Date of Award


Level of Access Assigned by Author

Campus-Only Thesis

Degree Name

Master of Science (MS)


Marine Policy


Teresa Johnson

Second Committee Member

Jeffrey Runge

Third Committee Member

James Wilson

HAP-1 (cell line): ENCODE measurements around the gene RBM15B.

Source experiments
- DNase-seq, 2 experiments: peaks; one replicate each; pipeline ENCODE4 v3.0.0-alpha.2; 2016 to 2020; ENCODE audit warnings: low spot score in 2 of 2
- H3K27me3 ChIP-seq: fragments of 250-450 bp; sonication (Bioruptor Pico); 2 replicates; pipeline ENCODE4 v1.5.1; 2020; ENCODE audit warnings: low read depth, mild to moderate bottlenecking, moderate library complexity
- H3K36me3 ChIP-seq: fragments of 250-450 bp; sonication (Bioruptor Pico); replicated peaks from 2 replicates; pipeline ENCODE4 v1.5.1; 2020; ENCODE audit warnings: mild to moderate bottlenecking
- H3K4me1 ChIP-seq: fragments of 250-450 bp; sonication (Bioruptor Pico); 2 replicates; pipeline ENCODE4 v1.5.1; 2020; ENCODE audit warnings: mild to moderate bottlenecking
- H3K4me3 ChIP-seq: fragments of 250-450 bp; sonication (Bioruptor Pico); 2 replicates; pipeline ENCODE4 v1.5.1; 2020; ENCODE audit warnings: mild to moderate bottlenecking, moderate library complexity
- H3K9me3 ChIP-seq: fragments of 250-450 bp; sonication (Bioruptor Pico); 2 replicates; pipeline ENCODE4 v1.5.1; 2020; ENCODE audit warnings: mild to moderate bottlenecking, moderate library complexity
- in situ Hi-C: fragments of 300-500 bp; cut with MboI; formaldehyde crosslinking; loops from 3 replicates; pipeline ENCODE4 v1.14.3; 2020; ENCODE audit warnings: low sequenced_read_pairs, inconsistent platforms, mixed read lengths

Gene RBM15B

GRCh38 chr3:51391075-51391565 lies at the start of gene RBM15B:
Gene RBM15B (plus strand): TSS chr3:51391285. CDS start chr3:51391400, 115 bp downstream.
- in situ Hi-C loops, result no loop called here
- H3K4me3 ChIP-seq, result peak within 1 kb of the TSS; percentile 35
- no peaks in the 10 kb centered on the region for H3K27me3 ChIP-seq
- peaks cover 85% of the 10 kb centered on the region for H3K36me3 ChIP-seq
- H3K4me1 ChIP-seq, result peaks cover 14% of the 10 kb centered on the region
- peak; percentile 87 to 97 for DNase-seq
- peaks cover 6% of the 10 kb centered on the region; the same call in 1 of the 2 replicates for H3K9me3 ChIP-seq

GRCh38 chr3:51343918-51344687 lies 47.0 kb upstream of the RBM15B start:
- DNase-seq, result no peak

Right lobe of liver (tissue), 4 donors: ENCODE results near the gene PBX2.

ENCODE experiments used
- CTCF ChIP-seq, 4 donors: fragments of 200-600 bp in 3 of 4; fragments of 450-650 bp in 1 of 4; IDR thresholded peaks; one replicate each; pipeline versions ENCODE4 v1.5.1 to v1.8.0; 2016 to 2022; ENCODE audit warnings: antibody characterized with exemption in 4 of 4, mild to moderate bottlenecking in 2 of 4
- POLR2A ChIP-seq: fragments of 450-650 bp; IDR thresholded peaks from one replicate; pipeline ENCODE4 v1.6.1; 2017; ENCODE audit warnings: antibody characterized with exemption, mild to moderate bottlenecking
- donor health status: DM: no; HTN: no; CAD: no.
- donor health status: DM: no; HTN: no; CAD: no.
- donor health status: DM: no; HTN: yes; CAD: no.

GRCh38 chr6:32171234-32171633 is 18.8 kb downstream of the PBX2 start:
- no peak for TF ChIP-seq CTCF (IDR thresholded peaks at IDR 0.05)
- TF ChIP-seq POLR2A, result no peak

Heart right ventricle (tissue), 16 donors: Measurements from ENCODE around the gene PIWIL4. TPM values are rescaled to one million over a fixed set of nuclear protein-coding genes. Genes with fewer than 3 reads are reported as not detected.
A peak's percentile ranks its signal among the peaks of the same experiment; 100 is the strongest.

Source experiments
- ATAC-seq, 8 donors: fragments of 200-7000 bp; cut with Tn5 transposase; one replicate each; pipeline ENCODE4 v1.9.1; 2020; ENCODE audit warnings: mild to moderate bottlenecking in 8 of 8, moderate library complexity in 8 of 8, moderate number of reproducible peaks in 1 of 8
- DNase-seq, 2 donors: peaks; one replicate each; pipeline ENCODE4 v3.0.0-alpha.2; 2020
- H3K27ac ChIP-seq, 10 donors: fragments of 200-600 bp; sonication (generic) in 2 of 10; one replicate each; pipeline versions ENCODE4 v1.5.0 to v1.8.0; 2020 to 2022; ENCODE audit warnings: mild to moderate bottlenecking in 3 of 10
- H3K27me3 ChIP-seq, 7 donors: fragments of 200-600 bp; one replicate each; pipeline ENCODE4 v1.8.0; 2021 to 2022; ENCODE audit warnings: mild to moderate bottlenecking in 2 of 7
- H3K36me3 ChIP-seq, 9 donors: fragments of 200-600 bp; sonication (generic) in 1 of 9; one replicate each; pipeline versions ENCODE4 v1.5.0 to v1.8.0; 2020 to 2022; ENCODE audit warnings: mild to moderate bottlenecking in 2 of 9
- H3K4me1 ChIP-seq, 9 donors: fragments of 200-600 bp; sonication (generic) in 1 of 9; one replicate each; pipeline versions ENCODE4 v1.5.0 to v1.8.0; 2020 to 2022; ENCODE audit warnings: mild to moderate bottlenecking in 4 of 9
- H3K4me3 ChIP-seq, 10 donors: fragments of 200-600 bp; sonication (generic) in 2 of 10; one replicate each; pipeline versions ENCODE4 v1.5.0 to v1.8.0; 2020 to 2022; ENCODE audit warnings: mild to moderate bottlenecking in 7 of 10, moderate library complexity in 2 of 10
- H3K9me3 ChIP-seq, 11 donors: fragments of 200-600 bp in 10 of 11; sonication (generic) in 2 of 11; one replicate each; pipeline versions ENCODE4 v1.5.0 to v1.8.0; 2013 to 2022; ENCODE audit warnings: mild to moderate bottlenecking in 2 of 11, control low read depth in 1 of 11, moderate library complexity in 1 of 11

Cooperative research, scientists and fishermen collaborating in scientific research, is an integral part of ensuring stakeholder involvement in fisheries management by linking and utilizing the knowledge of science and industry. By bringing science and industry together, cooperative research aims to improve trust, communication and the credibility and legitimacy of science and management. With a recent increase of interest in stakeholder involvement in management decisions and with the continued importance of successful relationships between science and industry, it is essential that we better understand the perceptions of cooperative research participants and the roles boundary-spanners play in these processes. I examined the perceptions of industry and science cooperative research participants in the cooperative research process concerning (1) the importance and achievement of cooperative research goals and (2) the importance and frequency of involvement of fishermen in certain steps in the process. Additionally, I identified and characterized fishermen and scientist individuals perceived as boundary spanners in the cooperative research process. Based on comparisons of survey responses of agreement concerning the importance and the achievement of cooperative research goals and the involvement of fishermen in the research process, significant differences were found between the perceptions and attitudes of fishermen and scientist participants. However, both industry and science participants generally agree the goals providing indirect benefits of participating in cooperative research are being achieved, such as improved communication and the building of trust, respect and mutual understanding between fishermen and scientists, but view those goals that are direct benefits, such as improved fisheries management, as not being achieved. Within cooperative research, certain individuals are perceived as leaders in cooperative research who play a key role in communicating, reducing conflict, improving trust and translating between science and industry. These boundary-spanners are believed to be vital in exchanging knowledge successfully in cooperative research and in promoting the usefulness and importance of cooperative research. Interviews with individuals identified as leaders in cooperative research provided data for characterizing and identifying individuals as boundary spanners in the cooperative research process. Generally, individuals identified as boundary spanners have all been working with fishermen and/or scientists for extended periods of time and these individuals possess personal characteristics, such as enthusiastic attitudes, leadership skills and networking skills that allow them to fulfill their boundary spanner role across industry and scientific boundaries. Understanding the perceptions of participants in the cooperative research process will help to identify areas for improvements to the process and understand the roles of fishermen and scientists in that process. In addition, identifying boundary spanners helps to understand the roles these individuals play in working across the science-fishery boundary and perpetuating cooperative research.